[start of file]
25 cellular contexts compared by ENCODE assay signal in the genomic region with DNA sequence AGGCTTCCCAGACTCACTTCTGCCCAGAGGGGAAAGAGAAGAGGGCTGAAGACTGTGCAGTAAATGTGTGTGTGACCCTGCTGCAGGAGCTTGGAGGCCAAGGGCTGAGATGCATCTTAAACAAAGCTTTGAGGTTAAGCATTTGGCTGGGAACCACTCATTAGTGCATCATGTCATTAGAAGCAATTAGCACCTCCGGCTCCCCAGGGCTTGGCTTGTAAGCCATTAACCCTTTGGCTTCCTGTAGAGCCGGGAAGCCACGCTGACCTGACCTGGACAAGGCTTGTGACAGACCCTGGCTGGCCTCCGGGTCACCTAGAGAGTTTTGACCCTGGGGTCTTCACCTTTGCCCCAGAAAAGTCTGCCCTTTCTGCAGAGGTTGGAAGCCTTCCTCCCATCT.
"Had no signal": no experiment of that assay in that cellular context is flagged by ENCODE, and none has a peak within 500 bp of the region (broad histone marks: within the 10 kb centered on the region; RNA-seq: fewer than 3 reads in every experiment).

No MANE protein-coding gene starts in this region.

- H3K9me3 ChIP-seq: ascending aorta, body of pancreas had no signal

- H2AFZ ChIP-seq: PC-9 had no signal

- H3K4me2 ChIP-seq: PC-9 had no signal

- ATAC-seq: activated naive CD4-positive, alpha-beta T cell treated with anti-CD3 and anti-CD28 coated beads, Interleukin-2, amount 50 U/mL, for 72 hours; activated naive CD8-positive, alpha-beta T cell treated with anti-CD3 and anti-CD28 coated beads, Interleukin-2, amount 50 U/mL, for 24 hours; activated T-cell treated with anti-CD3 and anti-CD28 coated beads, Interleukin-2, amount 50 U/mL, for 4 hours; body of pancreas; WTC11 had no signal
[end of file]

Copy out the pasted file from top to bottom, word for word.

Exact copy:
25 cellular contexts compared by ENCODE assay signal in the genomic region with DNA sequence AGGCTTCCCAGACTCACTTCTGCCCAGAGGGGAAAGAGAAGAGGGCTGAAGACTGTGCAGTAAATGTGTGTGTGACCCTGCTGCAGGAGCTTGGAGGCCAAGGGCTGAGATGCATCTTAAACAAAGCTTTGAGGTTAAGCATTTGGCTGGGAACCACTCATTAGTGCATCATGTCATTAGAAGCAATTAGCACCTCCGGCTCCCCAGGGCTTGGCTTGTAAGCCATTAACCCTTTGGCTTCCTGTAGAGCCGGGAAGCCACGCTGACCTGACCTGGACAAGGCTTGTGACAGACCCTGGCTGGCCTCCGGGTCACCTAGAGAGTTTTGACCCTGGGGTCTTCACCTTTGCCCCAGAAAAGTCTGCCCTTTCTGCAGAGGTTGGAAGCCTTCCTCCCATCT.
"Had no signal": no experiment of that assay in that cellular context is flagged by ENCODE, and none has a peak within 500 bp of the region (broad histone marks: within the 10 kb centered on the region; RNA-seq: fewer than 3 reads in every experiment).

No MANE protein-coding gene starts in this region.

- H3K9me3 ChIP-seq: ascending aorta, body of pancreas had no signal

- H2AFZ ChIP-seq: PC-9 had no signal

- H3K4me2 ChIP-seq: PC-9 had no signal

- ATAC-seq: activated naive CD4-positive, alpha-beta T cell treated with anti-CD3 and anti-CD28 coated beads, Interleukin-2, amount 50 U/mL, for 72 hours; activated naive CD8-positive, alpha-beta T cell treated with anti-CD3 and anti-CD28 coated beads, Interleukin-2, amount 50 U/mL, for 24 hours; activated T-cell treated with anti-CD3 and anti-CD28 coated beads, Interleukin-2, amount 50 U/mL, for 4 hours; body of pancreas; WTC11 had no signal